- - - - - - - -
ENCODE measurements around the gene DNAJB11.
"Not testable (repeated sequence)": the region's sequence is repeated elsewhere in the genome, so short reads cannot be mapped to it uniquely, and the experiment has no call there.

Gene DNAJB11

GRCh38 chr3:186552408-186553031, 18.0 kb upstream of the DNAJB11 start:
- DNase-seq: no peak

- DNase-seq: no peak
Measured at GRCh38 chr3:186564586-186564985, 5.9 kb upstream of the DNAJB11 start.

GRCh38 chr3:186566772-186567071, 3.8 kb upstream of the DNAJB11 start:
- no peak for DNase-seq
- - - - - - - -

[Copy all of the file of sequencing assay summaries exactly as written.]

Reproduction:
ENCODE measurements around the gene DNAJB11.
"Not testable (repeated sequence)": the region's sequence is repeated elsewhere in the genome, so short reads cannot be mapped to it uniquely, and the experiment has no call there.

Gene DNAJB11

GRCh38 chr3:186552408-186553031, 18.0 kb upstream of the DNAJB11 start:
- DNase-seq: no peak

- DNase-seq: no peak
Measured at GRCh38 chr3:186564586-186564985, 5.9 kb upstream of the DNAJB11 start.

GRCh38 chr3:186566772-186567071, 3.8 kb upstream of the DNAJB11 start:
- no peak for DNase-seq